I Wander and I Wonder

There are two things I believe a worship experience, in the Christian faith, should enable: A closer relationship with and understanding of God, and self-reflection that leads to greater desire for a closer relationship with and understanding of God. That’s an ideal scenario.

In “the real world,” worship, in the Christian faith, doesn’t play out that way. There are a myriad types of elements that may interfere with the relationship. The elements may range from emotions — one’s state of mind upon entering the house of worship — to stylistic — what clothes to wear, what version of the Bible is read, or, Lord have mercy, the kind of music played.

mem-shadowThere’s also the technical equation in this high-tech, multimedia, short-attention-span, world of worship: stuttering streaming, bland graphics, misspelled words, out-of-sync sync lyrics transitions. No matter how proficient or how well all the rest of the Service is, an error in this area has the potential of taking one’s head out of the game; and accordingly, disrupt the relationship and understanding. The mind starts to wander. And wonder. “What is the point of all this?”

There’s another kind of wondering about worship that occurs. Before coming to the house of worship. It may even be the same question: “What is the point of all this?” The question is salient whether curious about the Christian church afresh or a participant in the church for a long time.

The pages herewith take into account these questions and more. The essays raise rhetorical questions and specifics. They reflect on Scripture passages, sermons, music, ideas, ideals, headlines, pop culture references, personal experiences…all sorts of stimuli that strike me ponderous or humorous that somehow take root in the life of God.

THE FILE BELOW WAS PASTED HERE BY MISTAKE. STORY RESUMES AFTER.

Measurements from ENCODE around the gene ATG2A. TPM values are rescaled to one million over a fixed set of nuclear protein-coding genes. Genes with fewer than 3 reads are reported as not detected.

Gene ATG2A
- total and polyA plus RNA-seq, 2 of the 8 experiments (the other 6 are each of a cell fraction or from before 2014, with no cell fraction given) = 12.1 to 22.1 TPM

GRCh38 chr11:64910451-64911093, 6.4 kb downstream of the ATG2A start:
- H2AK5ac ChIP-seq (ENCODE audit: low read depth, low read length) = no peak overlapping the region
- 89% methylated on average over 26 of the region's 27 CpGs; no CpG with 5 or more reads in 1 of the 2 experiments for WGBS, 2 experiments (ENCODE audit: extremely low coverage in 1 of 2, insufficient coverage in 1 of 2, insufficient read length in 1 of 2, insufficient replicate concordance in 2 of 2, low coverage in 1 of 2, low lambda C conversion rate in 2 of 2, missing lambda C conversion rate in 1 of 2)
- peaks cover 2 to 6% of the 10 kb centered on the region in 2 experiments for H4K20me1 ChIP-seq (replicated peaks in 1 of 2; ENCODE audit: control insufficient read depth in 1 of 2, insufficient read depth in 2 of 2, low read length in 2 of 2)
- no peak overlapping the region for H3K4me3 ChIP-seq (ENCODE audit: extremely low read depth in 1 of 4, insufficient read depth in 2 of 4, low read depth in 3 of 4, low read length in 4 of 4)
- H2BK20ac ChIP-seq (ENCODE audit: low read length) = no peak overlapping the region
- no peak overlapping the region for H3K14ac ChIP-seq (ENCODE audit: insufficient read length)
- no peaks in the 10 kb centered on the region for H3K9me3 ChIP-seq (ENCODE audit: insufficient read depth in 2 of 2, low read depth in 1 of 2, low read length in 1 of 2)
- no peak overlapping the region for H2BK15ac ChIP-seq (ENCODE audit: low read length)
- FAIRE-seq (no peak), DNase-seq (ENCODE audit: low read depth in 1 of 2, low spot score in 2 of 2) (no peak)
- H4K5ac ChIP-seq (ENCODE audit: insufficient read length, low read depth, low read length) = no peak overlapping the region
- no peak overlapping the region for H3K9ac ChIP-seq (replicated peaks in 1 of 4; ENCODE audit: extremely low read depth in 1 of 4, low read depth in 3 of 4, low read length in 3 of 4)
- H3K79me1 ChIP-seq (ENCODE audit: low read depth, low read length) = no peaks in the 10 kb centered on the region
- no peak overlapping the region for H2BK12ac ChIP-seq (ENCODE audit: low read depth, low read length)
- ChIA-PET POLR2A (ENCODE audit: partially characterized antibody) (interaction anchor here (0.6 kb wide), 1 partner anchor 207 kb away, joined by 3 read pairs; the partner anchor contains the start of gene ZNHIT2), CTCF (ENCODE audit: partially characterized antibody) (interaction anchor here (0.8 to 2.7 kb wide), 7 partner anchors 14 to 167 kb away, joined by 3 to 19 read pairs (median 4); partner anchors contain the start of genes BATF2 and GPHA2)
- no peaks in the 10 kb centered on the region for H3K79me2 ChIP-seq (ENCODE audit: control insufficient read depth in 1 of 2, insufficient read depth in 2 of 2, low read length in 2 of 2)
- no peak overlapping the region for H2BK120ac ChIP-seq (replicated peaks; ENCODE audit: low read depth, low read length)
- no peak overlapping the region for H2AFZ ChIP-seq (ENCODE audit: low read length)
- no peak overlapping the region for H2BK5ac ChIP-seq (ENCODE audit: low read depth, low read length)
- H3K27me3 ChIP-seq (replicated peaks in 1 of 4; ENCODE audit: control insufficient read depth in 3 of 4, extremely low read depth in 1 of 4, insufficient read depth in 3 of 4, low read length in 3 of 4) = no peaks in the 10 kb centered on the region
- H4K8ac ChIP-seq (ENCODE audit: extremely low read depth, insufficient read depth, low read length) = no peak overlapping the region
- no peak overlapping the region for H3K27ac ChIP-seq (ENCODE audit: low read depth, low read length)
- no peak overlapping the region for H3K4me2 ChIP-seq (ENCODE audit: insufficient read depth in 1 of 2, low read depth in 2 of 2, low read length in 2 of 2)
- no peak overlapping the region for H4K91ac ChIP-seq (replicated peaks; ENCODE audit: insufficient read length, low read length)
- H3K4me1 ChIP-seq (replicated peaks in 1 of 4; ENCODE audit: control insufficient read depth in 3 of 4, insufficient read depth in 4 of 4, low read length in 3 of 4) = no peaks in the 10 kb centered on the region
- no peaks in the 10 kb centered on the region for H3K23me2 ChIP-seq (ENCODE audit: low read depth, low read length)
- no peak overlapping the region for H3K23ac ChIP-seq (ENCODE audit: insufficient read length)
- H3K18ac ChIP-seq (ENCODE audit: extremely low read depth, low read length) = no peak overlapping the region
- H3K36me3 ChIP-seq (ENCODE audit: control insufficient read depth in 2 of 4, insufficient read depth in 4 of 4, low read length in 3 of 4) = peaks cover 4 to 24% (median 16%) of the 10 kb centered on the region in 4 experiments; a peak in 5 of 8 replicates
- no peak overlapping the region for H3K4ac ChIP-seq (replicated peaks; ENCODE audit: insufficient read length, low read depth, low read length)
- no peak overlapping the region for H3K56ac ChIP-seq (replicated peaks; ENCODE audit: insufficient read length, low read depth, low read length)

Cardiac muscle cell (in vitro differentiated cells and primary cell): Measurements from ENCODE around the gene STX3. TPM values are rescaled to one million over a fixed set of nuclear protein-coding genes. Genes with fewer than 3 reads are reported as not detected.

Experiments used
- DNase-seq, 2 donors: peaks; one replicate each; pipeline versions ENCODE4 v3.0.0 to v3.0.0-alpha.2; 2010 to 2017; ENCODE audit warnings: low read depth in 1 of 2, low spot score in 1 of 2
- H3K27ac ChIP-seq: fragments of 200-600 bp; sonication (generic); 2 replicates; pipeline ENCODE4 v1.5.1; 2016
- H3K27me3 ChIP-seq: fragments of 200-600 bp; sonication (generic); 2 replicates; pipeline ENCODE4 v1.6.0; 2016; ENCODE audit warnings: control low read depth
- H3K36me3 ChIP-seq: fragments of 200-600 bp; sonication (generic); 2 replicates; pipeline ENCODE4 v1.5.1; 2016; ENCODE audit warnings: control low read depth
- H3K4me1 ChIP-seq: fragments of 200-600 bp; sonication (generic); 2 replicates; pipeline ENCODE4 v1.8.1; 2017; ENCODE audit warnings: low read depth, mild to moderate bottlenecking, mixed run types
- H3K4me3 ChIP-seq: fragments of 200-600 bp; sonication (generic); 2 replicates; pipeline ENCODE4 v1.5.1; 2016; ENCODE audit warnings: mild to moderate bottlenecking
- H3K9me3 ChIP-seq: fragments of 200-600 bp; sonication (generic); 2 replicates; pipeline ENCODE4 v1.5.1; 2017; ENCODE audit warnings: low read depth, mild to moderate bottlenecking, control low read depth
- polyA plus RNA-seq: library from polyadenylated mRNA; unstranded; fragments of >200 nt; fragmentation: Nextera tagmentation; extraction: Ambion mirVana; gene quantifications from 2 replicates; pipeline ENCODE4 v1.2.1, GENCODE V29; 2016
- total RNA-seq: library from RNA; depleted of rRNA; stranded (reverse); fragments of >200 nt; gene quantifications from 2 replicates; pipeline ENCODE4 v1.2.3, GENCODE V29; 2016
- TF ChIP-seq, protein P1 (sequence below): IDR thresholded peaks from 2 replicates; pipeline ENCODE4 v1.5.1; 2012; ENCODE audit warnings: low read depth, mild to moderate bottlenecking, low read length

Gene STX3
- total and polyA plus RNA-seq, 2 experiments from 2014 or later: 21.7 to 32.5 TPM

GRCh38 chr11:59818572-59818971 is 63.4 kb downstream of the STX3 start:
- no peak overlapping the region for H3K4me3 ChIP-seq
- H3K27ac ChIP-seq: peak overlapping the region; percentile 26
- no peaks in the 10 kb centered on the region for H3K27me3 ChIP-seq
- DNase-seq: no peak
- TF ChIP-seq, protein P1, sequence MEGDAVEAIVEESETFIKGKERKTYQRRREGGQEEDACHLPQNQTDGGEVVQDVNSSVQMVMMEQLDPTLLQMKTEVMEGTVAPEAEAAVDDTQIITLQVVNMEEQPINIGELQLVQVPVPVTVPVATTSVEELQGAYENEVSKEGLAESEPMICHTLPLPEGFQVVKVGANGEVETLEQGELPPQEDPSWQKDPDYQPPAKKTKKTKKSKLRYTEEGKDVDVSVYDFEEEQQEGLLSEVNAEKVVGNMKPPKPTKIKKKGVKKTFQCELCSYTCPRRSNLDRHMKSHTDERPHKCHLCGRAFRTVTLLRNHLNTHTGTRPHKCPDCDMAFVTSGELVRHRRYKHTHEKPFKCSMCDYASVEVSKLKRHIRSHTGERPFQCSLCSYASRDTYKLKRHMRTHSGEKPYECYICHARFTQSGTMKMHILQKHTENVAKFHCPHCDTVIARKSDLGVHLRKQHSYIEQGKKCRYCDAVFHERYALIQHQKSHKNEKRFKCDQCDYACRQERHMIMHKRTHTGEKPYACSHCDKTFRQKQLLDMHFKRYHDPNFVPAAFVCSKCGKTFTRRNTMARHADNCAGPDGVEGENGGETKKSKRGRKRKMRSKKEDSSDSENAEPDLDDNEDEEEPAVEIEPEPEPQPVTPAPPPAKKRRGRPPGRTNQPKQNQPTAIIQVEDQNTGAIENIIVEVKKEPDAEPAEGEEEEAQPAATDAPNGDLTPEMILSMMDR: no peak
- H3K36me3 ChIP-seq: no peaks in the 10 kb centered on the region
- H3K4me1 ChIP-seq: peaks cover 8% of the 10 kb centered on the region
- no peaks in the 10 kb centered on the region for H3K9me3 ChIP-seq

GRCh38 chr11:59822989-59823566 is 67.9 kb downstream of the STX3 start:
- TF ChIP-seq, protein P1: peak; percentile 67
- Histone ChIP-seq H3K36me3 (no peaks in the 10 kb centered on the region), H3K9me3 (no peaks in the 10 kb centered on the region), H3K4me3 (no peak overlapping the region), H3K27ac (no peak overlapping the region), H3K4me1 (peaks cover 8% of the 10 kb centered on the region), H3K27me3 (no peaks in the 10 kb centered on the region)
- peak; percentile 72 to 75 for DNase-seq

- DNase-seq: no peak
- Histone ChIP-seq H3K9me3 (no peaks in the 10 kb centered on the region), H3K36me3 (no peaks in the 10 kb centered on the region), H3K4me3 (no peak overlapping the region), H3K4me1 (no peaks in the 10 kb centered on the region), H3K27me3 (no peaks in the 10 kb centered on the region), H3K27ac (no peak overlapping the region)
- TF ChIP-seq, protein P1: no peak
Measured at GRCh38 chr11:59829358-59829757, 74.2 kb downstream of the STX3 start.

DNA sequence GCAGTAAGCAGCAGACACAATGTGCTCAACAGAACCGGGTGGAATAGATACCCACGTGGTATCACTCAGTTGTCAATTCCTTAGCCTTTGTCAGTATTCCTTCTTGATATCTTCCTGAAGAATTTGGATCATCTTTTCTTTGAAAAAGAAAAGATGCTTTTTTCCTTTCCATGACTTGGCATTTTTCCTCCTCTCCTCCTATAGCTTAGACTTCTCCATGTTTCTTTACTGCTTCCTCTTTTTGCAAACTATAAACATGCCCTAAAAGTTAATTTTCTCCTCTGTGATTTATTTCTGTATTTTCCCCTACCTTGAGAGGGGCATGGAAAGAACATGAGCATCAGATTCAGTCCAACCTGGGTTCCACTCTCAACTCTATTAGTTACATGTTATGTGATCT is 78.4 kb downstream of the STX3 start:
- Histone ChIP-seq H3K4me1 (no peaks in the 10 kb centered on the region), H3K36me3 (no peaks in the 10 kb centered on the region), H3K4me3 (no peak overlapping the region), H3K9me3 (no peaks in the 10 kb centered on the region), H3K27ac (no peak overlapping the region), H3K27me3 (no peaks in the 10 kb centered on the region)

Several of the essays have been previously published as devotions in the front page of the worship program at my home church, Elk Grove Baptist Church, a multi-ethnic congregation┬ánear O’Hare Airport outside Chicago. Many were designed to help our congregation prepare for the Sunday sermon. At the time I was “worship coordinator,” charged with arranging the Services of Worship and assisting the interim pastor, then the Lead Pastor, in communicating with the congregation. They were short notations, based upon the preacher’s theme, my own devotions, and how they may be intertwined. Always there was a Scriptural base for the commentary, not just my own ramblings.

I called the essays “Worship Wonderings” for fun, because I like alliteration, and because I was a fan of a bit that Arsenio Hall used on his original┬átalk show: “Sometimes there are things that make you go: ‘Hmmmmm?’ “ That often happens in the church. So, that’s what I composed. The stories are a cross between my background as a journalist writing editorials and a theater director writing director’s notes for the Stagebill programs. I’ve always felt a little background gives a little extra understanding.

So, that’s what these Wonderings are. Some background and some perspective. Shakespeare said “brevity is the soul of wit.” I have tried to be witty in many…that is, brief. I have not always succeeded. However, pray tell you endeavor to read on, I trust you will find these Wonderings close to my original premise: They help bring you into a closer relationship with and understanding of God; and self-reflection that leads to greater desire for a closer relationship with and understanding of Him.

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